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NetBeans 6.5: first experiences

Last week, Sun Microsystems introduced a new version of their Integrated Development Envorinment NetBeans. Version 6.5 introduces a lot of intresting new features and got a lot of attention in the media. Since the rise of Eclipse, NetBeans was somewhat ignored by many developers or at least by the ones I know (including myself). In order to get more knowledge about it, I decided to try it and test if it was suitable for a project I am currently working on.

Version 6.5 introduces features like the possibility to migrate Eclipse projects to NetBeans, improved Maven support and support for PHP development. These features were the most interesting for me, since I am working on a project which uses Maven to build and was until now developed in Eclipse. The PHP support is interesting, because in my free time I do some occasional PHP development for a website I maintain. I didn’t use NetBeans yet for PHP development, but based on the screencasts on I think this is one of the better IDE’s for PHP development.
One positive thing which is immediately noticeable, is the speed of NetBeans. I used NetBeans with a Java 2 EE project, based on MMBase and using Tomcat as application server. Compared to Eclipse, the response times of the user interface is much better.
When using Eclipse, I used WTP for testing my application on Tomcat. WTP uses seperate configuration files for Tomcat, which doesn’t affect your Tomcat installation. NetBeans provides similar functionality, but depends on the configuration files in your Tomcat directory. This has positive and negative effects. For example, it is easer to find problems with your configuration, but on the other hand, it is harder to use your Tomcat installation also for other stuff.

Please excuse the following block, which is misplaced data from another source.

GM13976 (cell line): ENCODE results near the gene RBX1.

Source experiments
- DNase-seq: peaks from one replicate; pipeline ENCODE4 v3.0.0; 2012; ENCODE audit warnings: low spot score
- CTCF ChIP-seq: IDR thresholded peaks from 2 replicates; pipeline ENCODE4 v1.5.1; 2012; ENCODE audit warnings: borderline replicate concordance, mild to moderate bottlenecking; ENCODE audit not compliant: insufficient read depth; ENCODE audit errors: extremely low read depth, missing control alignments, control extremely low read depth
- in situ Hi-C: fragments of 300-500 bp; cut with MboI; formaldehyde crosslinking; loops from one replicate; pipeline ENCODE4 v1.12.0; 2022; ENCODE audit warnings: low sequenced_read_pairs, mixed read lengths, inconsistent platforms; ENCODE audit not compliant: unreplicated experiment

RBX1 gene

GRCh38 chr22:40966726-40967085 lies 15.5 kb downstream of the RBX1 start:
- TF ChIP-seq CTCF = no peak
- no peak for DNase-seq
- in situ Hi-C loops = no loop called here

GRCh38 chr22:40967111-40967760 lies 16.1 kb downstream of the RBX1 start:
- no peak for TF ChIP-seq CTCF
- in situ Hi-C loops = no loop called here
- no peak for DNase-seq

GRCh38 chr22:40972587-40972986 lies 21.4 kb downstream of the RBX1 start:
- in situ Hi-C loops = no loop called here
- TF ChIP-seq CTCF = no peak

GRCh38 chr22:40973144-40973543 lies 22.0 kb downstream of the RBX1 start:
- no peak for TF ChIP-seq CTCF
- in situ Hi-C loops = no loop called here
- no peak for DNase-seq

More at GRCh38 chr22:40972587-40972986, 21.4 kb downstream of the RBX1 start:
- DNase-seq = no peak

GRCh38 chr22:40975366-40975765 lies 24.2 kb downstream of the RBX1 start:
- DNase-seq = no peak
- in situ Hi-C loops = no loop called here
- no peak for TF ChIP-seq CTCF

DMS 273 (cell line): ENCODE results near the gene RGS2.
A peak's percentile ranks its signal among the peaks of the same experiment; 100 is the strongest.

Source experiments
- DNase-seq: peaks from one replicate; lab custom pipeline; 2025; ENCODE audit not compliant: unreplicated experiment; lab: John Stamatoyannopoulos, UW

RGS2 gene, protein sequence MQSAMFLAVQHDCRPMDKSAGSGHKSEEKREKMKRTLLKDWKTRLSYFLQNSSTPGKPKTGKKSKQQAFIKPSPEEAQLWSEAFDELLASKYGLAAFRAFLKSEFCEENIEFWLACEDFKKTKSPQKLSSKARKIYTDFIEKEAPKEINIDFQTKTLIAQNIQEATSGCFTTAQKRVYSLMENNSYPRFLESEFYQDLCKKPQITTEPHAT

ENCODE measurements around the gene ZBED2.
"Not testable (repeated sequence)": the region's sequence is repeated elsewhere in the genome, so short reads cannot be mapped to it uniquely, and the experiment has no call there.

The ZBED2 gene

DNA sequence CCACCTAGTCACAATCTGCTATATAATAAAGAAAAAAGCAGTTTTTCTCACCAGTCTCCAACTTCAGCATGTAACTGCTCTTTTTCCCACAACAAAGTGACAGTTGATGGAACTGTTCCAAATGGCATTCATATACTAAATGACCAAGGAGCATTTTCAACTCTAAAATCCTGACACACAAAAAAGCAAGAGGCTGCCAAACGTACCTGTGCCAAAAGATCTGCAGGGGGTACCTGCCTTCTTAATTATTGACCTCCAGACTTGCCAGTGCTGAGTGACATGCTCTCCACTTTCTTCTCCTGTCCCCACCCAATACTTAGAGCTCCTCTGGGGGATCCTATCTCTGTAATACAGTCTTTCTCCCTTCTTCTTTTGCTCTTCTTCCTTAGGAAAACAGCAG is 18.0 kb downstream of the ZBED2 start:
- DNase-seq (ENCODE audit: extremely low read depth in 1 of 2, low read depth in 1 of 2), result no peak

The Maven support in NetBeans is very good, especially compared to Eclipse. NetBeans uses the Maven pom.xml file as the main project file. The advantage of this, is that the build is identical to the build which is deployed on the production system and created by the continuous build. Eclipse doesn’t have a similar option. Another good thing in NetBeans is that when editing JSP files, after saving they are almost immediately deployed on the server. When using Eclipse, it takes several seconds before a changed JSP is deployed on the server and therefore is available to test.

Less positive in NetBeans is in my opinion the support for Subversion. Eclipse provides a ‘Team Synchronisation’ view, which gives a clear overview of changes of your working copy compared to the Subversion repository. NetBeans has a similar feature, but in my opinion it is a little bit more complicated and provides less overview than the Eclipse implementation. I think in general, the user interface of NetBeans is a bit cleaner, but I find it harder to get some views. For example, the log file of a application running in Tomcat is not always easy accessible. Another miss is the lack of a equivalent to the search windows provided by Eclipse. In Eclipse, ctrl-3 (or Command-3 on Mac OS X) provides a global search for almost every part the IDE has, including views, commands, files and types. The ctrl-shift-r shortcut in Eclipse gives an ‘open resource’ windows, which searches through all files in a workspace. NetBeans provides a similar windows, but the search is much slower, which is a bit annoying. In general, I think NetBeans has fewer (handy) shortcuts, but maybe that’s because I’m more used to Eclipse and its shortcuts.

After about a week of experimenting, I thing NetBeans is really a useful IDE and is certainly a competitor for Eclipse. Especially for dynamic languages like Groovy, Scala, Ruby, PHP and Javascript it is probably better than Eclipse. For Java development, I’m currently more used to Eclipse, but the features of both IDE’s are very comparable.

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